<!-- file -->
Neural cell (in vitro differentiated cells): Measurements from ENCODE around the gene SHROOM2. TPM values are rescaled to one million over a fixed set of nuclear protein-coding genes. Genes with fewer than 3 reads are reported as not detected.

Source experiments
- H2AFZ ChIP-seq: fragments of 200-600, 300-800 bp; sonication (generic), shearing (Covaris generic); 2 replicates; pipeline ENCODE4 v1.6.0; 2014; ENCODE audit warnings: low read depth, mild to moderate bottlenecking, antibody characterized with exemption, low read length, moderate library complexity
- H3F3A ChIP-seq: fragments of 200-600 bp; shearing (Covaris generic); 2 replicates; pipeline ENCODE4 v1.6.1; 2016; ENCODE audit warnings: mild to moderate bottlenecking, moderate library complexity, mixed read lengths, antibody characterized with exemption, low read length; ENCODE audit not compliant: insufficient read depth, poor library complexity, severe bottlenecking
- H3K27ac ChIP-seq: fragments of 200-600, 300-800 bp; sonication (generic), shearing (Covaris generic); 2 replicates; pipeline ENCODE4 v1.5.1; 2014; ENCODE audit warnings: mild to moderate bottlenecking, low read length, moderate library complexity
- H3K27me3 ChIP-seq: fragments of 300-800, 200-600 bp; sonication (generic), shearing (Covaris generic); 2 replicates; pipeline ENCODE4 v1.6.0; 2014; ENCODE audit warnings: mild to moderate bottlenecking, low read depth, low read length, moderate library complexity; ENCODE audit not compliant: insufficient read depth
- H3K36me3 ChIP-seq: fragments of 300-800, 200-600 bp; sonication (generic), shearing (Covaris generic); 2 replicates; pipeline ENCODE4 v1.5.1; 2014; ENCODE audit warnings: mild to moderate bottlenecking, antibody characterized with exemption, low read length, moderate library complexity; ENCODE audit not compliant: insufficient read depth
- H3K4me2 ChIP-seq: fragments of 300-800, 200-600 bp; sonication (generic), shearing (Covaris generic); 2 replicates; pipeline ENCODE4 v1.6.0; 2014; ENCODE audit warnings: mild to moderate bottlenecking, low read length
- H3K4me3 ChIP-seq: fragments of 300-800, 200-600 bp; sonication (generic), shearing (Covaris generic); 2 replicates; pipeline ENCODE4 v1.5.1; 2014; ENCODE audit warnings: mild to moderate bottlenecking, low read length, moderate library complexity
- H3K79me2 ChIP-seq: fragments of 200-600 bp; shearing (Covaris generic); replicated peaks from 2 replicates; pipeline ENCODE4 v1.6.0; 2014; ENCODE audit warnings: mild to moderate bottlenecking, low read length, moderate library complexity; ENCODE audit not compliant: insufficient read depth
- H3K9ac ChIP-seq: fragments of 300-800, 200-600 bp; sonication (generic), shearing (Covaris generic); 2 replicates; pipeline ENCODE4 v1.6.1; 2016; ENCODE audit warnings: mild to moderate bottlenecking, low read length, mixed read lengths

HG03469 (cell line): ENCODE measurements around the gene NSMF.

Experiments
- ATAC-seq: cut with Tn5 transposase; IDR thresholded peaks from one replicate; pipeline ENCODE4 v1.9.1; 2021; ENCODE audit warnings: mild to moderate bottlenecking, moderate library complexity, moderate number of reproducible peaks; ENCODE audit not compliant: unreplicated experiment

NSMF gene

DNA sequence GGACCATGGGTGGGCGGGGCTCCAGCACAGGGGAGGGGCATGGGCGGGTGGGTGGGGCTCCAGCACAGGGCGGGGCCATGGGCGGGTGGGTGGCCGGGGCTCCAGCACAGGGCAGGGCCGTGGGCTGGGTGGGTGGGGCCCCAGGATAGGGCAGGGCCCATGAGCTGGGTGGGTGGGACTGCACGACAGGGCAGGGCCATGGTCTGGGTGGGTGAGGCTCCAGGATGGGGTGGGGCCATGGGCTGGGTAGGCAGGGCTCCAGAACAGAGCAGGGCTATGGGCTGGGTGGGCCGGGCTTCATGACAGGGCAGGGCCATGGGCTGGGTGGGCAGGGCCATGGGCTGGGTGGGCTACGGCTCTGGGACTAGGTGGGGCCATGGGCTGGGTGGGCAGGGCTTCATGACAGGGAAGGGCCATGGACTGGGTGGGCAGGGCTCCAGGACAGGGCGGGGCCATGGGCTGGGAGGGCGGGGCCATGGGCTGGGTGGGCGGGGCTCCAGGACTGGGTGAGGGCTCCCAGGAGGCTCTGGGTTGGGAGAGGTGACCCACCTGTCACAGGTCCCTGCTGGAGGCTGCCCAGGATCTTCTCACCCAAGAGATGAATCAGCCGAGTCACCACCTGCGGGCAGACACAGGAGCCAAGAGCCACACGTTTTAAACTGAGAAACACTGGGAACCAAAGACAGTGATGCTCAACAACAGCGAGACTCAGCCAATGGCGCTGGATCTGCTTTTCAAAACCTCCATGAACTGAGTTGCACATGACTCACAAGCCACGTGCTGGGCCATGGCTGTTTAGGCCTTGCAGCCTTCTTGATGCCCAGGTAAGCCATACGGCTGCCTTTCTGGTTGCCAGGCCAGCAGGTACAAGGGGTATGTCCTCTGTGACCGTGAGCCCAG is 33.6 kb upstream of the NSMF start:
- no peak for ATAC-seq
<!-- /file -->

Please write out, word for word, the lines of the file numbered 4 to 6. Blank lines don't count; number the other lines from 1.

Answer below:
- H3F3A ChIP-seq: fragments of 200-600 bp; shearing (Covaris generic); 2 replicates; pipeline ENCODE4 v1.6.1; 2016; ENCODE audit warnings: mild to moderate bottlenecking, moderate library complexity, mixed read lengths, antibody characterized with exemption, low read length; ENCODE audit not compliant: insufficient read depth, poor library complexity, severe bottlenecking
- H3K27ac ChIP-seq: fragments of 200-600, 300-800 bp; sonication (generic), shearing (Covaris generic); 2 replicates; pipeline ENCODE4 v1.5.1; 2014; ENCODE audit warnings: mild to moderate bottlenecking, low read length, moderate library complexity
- H3K27me3 ChIP-seq: fragments of 300-800, 200-600 bp; sonication (generic), shearing (Covaris generic); 2 replicates; pipeline ENCODE4 v1.6.0; 2014; ENCODE audit warnings: mild to moderate bottlenecking, low read depth, low read length, moderate library complexity; ENCODE audit not compliant: insufficient read depth